To serve its goals, MASH would need to implement true plug-and-play modularity to facilitate hierarchical analysis and simulation of various models and the pieces that comprise them. Developing the initial prototype involved defining the independent parts of a model that would interact, each one hereafter called a COMPONENT. Each variant of the algorithm in each COMPONENT is called a Module. The design of an application program interface (API) in the initial phase called for development of at least one exquisitely complicated and one dead simple Module for each COMPONENT. The software design problem for MASH was how to parse a processes into COMPONENTs and link them, regardless of the complexity of the particular Module. To be truly plug-n-play, it should be possible to run any Module in stand-alone mode, where any required inputs are passed as a parameter, effectively as a minimal Module of the relevant COMPONENT. It should thus be possible to analyze any component of the system in isolation. The design principles called for development of complimentary logging, visualization, and analysis programs for each module. To meet all these requirements, the software design problem was solved by requiring components to interact through an Event Queue.
As MASH development proceeded and tried to cope with the problems of malaria, it became increasingly clear that the core component of the model was an object representing health states and health events for each individual human in a population of HUMANS. MASH is, by design, an individual-based simulation model for human health events, but no other COMPONENT is required to be individual based. In driving towards the end goal of developing theory, it should be remembered that a key activity of MASH will be to show when it is appropriate to use simpler approximating models.
To deal with the problem of mosquito-borne pathogen transmission, in particular, and infectious disease transmission, in general, theory linking interacting individuals in MASH required development of the concept of a LANDSCAPE. On the one hand, MASH facilitates development of microsimulation models where interactions occur on point sets: these point-set based simulations are what MASH calls MICRO. The complement to MICRO is MACRO, a LANDSCAPE that utilizes coarse information about location, based on the concept of a patch. MACRO is MASH’s structure for implementing traditional patch-based metapopulation models. Utilities exist to map a simulation in MICRO onto a simulation in MACRO. MASH is thus designed to evaluate how different ways of defining a “population” affect the conclusions of a simulation study. What are some good ways of defining populations for models that examine sets of interacting populations? These model-model comparisons of transmission topologies are what map calls landscape analysis.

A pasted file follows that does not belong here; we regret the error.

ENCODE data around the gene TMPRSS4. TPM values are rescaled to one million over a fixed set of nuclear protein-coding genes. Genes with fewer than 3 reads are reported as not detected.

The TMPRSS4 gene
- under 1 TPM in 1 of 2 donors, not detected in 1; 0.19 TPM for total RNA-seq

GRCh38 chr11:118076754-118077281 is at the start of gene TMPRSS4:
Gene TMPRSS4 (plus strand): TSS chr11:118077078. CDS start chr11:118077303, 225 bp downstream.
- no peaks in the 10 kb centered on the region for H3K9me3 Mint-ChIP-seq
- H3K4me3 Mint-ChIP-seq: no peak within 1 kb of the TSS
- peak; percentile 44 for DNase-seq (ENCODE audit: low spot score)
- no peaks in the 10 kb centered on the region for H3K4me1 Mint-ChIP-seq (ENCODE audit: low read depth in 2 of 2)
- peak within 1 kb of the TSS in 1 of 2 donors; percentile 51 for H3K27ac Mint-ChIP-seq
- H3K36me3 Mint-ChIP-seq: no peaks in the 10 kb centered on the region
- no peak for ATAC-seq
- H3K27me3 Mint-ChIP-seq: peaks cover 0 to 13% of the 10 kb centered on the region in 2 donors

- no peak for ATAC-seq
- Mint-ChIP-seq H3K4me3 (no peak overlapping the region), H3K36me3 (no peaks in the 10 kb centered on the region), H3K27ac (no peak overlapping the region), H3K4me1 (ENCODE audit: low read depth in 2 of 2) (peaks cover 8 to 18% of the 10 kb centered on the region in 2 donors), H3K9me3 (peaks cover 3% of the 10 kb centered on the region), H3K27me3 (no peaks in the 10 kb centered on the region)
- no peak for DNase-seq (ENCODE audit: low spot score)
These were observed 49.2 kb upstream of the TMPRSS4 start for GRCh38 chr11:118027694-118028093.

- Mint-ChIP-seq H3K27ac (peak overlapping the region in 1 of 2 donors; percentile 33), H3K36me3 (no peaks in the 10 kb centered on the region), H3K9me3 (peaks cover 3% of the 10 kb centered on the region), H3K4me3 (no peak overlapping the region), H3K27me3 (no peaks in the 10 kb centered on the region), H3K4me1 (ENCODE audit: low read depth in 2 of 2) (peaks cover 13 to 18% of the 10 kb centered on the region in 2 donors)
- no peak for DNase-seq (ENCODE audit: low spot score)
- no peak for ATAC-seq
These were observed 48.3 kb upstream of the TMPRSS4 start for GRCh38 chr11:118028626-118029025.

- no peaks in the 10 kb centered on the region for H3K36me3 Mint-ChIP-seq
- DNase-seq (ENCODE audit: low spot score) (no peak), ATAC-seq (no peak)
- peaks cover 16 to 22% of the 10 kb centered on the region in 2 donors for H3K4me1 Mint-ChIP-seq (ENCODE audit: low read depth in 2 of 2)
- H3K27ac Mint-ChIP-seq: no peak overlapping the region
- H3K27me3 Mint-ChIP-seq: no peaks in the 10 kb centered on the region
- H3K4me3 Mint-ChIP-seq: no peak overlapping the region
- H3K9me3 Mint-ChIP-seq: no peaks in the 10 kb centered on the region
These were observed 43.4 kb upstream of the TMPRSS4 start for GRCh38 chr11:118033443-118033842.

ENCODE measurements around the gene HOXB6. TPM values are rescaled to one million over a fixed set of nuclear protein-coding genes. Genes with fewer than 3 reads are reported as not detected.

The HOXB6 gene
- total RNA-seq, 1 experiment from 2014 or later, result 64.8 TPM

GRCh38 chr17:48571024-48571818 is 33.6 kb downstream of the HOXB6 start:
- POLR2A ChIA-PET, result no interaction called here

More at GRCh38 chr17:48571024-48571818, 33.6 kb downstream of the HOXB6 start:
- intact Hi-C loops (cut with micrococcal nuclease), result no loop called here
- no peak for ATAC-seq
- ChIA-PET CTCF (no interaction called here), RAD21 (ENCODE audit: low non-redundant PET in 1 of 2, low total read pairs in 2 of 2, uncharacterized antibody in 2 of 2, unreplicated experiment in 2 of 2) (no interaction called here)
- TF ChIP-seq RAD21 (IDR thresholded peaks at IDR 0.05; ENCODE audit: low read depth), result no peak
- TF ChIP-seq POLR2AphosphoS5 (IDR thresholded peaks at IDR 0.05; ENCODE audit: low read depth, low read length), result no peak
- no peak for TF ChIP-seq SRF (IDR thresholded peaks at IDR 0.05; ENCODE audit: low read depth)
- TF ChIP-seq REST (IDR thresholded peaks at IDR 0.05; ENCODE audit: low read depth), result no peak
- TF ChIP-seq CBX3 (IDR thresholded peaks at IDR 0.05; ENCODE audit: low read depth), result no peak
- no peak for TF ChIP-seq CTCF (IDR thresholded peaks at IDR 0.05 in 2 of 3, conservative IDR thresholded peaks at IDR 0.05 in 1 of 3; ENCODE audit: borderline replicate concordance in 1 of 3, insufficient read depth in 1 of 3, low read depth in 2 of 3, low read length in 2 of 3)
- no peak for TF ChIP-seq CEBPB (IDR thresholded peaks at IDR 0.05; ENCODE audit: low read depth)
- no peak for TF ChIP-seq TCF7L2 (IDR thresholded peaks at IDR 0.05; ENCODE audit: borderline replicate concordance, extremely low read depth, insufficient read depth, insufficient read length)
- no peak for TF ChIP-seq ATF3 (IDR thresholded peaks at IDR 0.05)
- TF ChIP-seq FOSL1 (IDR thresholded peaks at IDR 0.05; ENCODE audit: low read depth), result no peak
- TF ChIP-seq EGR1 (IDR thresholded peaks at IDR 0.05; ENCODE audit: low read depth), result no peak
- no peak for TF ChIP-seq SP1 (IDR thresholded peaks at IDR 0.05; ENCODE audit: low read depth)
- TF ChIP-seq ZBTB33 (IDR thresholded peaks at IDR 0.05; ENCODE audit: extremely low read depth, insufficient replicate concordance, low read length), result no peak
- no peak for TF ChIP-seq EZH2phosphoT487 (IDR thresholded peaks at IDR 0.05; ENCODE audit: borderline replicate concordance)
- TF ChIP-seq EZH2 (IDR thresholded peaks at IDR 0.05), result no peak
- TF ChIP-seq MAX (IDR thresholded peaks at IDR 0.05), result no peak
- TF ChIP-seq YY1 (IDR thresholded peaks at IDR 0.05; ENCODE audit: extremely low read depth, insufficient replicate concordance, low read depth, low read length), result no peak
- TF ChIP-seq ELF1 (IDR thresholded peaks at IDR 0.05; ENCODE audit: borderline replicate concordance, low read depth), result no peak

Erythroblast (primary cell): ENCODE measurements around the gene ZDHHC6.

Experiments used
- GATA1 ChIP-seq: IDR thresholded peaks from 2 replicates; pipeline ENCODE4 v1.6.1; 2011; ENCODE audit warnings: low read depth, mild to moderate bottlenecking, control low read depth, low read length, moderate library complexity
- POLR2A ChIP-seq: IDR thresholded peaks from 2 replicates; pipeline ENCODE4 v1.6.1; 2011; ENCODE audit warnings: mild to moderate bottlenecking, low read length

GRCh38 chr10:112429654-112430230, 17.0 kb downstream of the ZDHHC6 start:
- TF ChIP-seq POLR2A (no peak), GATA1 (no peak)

Running a model in MASH requires iteratively updating the HUMANS by running through and implementing each individual’s health eventQ. The model then cycles through each interacting COMPONENT that could generate new health events at some point in the future. For some kinds of processes, most notably for infectious diseases, there are critically important contingencies that determine how far in advance each COMPONENT can be updated. For example, when a person becomes infectious, it elevates the risk of infection in susceptible individuals nearby. Similar problems arise for the interactions among adult and immature populations of mosquitoes that transmit pathogens. A COMPONENT can only be updated over a time interval that would not be affected by a contingent event in another COMPONENT. The maximum time interval for each interaction must be identified by giving careful thought to these contingencies. The interval for updating interacting components must be shorter than this interval, that MASH calls the Temporal Window for Indifference to Contingent Events (TWICE). Delays, such as the incubation and latent periods for infectious diseases, are often a nuisance for simple compartmental models, but they make computation easier in MASH.
MASH is still a beta release. The first release will have limited capabilities as we continue to work on code design issues. Updates are forthcoming for MASH-1.0. For those who are interested in following updates or contributing, code updates will be released as an R package and as archived GitHub code.
For more information about MASH, please read on.
-Professor David L Smith, Institute for Health Metrics & Evaluation, University of Washington